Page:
First of all, I want to thank you all for joining me on this journey. It was seriously one of the most amazing – and painful – experiences of my life.
As I crossed that finish line on Sunday, my clothes soaked and stained with a charcoal-coloured sweat, I was in a bit of a daze. I was walking through the finisher’s area, and there were people handing me a space blanket, a rose, a Pacific Northwest seedling, my medal and finisher’s shirt, and it took every piece of energy I had left in me to muster up a simple thank you. My stomach felt like it was on the verge of hurling, but I knew I had to eat something. I walked along the food table, and saw bananas and bagels and juice boxes and chocolate and candy, none of which looked appetizing at all. I craved a grilled ham and cheese, but settled for three orange slices, the juice of which seemed to somewhat settle my stomach. I didn’t calculate any insulin for the three slices I had, that’s how low my energy and brain matter were. I then grabbed a thing of Greek yogurt filled with massive amounts of protein (which I ate later at the hotel) and a bottle of chocolate muscle milk, again not bolusing for it. And when I got back to the hotel, my blood sugars were just 5.1. So yeah, I’m pretty sure they went low at some point in the final stretch of the race. And while I’ve known for over 23 years what it’s like to hit “the wall” in regular life with low blood sugars, this was the first time, I think, I’ve actually hit it on a race. And I got to say, I wasn’t such a fan!
It took me about a day to fully realize my accomplishment. No, I didn’t make it in the times that I had trained for, but I did make it. Despite the pain and the nausea and the fatigue and the lactic acid build up, I didn’t quit, I didn’t jump into a pub for a comfort beer, I didn’t fling myself in front of the street car I was running next to for a short while (something I did actually consider … it didn’t even occur to me that I could just jump onto the streetcar and save my life, but then again, there wasn’t much rational thinking going through my head at that point whatsoever), I kept going. And because of that, I am now a part of just one per cent of the population who has ever run a full marathon. And I’m thinking that’s pretty darn cool.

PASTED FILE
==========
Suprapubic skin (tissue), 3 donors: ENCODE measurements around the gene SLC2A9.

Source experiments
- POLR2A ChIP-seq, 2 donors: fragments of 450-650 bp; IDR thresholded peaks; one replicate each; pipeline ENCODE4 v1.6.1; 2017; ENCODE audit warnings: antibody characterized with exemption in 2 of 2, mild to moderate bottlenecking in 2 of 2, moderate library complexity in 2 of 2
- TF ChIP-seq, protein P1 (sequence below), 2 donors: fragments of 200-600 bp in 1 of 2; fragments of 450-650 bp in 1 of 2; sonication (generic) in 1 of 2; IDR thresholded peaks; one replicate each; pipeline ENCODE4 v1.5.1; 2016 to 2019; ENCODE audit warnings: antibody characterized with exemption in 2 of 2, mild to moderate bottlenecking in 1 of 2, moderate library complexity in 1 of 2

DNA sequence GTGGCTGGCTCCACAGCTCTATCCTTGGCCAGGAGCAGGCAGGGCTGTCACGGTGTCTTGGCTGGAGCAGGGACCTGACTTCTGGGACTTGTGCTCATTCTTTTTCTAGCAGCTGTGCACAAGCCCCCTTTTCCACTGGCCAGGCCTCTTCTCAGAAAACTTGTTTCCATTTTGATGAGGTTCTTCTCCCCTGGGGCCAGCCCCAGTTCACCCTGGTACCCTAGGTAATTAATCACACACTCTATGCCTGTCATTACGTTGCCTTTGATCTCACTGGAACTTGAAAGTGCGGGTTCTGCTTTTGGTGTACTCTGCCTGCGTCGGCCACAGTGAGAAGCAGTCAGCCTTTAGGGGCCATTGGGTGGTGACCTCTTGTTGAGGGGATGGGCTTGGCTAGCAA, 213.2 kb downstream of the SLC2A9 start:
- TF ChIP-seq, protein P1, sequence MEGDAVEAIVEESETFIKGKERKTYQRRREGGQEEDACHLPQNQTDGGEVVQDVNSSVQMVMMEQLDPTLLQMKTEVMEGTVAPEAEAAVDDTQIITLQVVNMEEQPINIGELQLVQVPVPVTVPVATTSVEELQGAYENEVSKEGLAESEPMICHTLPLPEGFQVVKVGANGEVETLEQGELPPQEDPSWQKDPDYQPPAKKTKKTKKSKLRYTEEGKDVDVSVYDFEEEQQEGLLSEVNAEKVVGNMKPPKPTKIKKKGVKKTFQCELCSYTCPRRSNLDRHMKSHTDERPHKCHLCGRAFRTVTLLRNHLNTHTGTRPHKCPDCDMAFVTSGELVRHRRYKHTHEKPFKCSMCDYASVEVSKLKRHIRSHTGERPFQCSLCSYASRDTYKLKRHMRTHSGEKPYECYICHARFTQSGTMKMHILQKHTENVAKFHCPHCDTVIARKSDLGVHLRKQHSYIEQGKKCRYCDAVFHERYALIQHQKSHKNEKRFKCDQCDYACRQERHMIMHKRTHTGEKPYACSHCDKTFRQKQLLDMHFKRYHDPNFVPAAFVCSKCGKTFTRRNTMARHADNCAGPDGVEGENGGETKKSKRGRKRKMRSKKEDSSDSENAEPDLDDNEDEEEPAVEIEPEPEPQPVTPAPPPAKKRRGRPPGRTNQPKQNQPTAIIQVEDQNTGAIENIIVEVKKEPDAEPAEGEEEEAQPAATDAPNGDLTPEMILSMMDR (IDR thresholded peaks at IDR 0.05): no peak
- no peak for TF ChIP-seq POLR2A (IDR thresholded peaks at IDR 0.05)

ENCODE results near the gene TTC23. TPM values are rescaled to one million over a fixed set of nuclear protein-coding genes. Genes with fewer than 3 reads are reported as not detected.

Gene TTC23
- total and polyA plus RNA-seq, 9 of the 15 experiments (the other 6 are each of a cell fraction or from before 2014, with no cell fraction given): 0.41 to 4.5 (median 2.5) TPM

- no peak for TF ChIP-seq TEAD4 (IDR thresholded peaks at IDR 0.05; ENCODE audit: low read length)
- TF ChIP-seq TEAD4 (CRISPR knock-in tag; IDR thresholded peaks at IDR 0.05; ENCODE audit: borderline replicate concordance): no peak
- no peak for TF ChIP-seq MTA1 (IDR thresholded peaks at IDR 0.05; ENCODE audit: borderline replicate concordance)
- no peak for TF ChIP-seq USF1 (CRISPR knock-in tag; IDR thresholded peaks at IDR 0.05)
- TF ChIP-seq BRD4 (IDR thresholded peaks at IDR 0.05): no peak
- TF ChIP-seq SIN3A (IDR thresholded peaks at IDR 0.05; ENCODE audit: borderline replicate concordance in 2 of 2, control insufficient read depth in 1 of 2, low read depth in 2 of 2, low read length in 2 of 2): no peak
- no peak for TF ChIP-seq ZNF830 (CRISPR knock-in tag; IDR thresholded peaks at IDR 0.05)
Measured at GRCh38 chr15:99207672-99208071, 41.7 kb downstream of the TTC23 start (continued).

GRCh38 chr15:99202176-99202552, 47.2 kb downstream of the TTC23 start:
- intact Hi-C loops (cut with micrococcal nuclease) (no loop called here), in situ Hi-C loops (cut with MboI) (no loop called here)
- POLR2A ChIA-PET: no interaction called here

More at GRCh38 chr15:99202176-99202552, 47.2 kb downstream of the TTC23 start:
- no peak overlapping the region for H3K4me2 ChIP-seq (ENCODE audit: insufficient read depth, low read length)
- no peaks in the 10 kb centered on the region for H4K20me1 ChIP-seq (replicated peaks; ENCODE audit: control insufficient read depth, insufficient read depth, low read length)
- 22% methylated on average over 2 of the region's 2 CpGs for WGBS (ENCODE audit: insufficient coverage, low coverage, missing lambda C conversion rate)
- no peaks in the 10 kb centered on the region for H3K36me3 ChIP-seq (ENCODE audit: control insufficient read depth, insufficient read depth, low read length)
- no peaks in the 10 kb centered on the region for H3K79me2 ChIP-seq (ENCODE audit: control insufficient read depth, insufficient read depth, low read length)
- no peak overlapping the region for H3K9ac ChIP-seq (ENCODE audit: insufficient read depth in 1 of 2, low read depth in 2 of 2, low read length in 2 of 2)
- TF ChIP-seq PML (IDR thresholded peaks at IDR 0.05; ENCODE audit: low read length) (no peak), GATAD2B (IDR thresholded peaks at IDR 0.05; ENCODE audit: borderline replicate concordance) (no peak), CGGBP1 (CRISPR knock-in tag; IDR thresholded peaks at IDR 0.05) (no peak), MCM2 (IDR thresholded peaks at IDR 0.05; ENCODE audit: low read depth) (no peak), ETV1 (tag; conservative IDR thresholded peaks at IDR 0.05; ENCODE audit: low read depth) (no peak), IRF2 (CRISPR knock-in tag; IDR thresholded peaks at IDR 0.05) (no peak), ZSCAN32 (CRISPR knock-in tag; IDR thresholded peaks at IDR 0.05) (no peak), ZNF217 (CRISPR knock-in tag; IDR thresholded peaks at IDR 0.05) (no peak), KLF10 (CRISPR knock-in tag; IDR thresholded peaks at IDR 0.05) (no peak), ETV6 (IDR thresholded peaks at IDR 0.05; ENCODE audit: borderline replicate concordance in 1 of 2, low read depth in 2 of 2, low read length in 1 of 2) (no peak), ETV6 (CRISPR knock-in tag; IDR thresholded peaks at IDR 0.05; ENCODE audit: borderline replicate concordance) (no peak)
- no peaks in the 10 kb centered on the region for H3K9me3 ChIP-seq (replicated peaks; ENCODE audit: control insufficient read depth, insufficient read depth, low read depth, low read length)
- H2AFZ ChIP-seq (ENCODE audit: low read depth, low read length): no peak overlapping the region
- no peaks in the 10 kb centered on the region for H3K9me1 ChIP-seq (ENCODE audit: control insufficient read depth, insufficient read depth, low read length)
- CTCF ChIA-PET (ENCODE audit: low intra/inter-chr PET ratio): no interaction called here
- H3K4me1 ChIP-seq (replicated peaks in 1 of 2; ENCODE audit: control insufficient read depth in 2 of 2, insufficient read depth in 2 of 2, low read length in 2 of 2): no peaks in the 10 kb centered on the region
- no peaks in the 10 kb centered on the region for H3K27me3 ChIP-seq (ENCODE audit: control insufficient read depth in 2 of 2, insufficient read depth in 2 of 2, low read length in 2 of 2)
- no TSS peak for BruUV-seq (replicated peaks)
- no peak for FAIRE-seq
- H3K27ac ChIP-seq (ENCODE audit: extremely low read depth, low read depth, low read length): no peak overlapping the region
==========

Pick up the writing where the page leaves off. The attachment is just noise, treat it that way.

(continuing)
And I wouldn’t have gotten to that finish line without some pretty amazing people along the way. This is as much for all you cheering me on and running with me and supporting me as it is for me. Thank you.
Now, that all being said, I am so seriously paying for that run. For three straight days, my body was stiff from head to toe. I was seriously walking like I’d been riding a horse for 24 hours straight. And even though I’m moving a little bit faster today, every step I take is still pained, and the worst, is getting up from a sitting position! And my body, pretty much anywhere clothes were touching, looks like a cheese grater was scraped over it thanks to all the chafing from the rain. Seriously, I’m scabbed from like my chest to my ankles. Awesome! And my toes, I went into the race with one black toe and came out with three = ouch!
And now that it’s all said and done, it’s time for my reward (well, the reward on top of the $200 super-cute, tax-free, perfect-for-the-fall jacket I bought in Portland ;)) In just a couple of hours Mario and I will be boarding a plane for Europe, en route to Paris, then Belgium, then Berlin. Mario wanted me to wear my race bib to the airport, and that combined with how I’m walking, he figured the airline would take pity on me and bump us up to first class. I couldn’t possibly shatter his dreams, so I compromised and wore my finisher’s shirt 😀
The blog may be a little neglected over the next few of weeks … sorry guys, but Paris, Belgium and Berlin might just take up all my time. But we are bringing the laptop, so you never know. And I promise, upon my return, you’ll all be getting full updates of my trip and my new goals. And if you read yesterday’s posting and my declaration of “Never Again!” well, a girl should never say never now should she 😉
What are your best and worst race day experiences?